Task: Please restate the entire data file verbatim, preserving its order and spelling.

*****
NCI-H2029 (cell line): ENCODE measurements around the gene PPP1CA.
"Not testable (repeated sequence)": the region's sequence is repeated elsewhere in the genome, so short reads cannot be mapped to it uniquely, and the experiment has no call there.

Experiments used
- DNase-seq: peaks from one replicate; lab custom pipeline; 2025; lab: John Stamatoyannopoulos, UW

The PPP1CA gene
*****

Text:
NCI-H2029 (cell line): ENCODE measurements around the gene PPP1CA.
"Not testable (repeated sequence)": the region's sequence is repeated elsewhere in the genome, so short reads cannot be mapped to it uniquely, and the experiment has no call there.

Experiments used
- DNase-seq: peaks from one replicate; lab custom pipeline; 2025; lab: John Stamatoyannopoulos, UW

The PPP1CA gene